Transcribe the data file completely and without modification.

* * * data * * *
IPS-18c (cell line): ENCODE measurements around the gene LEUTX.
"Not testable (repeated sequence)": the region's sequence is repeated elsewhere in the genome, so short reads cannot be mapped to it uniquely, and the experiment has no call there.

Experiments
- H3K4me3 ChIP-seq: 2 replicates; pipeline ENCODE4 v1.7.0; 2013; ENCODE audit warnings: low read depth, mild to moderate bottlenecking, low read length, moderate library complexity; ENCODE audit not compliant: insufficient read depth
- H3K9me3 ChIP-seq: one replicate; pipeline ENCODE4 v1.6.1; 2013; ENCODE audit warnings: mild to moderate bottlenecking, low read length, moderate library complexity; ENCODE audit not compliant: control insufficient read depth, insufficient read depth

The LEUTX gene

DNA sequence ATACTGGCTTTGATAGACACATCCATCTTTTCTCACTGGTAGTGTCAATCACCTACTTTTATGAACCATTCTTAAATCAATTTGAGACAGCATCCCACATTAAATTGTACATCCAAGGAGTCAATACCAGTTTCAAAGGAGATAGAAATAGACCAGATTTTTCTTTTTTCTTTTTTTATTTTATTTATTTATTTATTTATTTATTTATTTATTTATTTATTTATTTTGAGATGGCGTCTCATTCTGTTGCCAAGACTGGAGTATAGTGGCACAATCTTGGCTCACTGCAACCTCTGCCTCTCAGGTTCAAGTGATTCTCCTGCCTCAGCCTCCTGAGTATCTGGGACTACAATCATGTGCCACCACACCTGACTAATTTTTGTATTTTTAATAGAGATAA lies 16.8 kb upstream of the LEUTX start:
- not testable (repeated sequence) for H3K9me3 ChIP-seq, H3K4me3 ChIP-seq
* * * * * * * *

IPS-18c (cell line): ENCODE measurements around the gene LEUTX.
"Not testable (repeated sequence)": the region's sequence is repeated elsewhere in the genome, so short reads cannot be mapped to it uniquely, and the experiment has no call there.

Experiments
- H3K4me3 ChIP-seq: 2 replicates; pipeline ENCODE4 v1.7.0; 2013; ENCODE audit warnings: low read depth, mild to moderate bottlenecking, low read length, moderate library complexity; ENCODE audit not compliant: insufficient read depth
- H3K9me3 ChIP-seq: one replicate; pipeline ENCODE4 v1.6.1; 2013; ENCODE audit warnings: mild to moderate bottlenecking, low read length, moderate library complexity; ENCODE audit not compliant: control insufficient read depth, insufficient read depth

The LEUTX gene

DNA sequence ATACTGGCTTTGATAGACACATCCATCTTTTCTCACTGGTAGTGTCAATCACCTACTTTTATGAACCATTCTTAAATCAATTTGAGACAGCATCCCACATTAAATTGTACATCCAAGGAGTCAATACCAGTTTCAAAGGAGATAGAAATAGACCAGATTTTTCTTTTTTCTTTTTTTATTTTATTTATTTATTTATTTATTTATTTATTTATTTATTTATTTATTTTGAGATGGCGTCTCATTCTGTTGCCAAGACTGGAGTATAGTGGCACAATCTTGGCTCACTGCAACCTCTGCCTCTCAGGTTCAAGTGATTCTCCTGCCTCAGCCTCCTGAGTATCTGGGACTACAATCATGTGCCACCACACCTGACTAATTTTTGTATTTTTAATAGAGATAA lies 16.8 kb upstream of the LEUTX start:
- not testable (repeated sequence) for H3K9me3 ChIP-seq, H3K4me3 ChIP-seq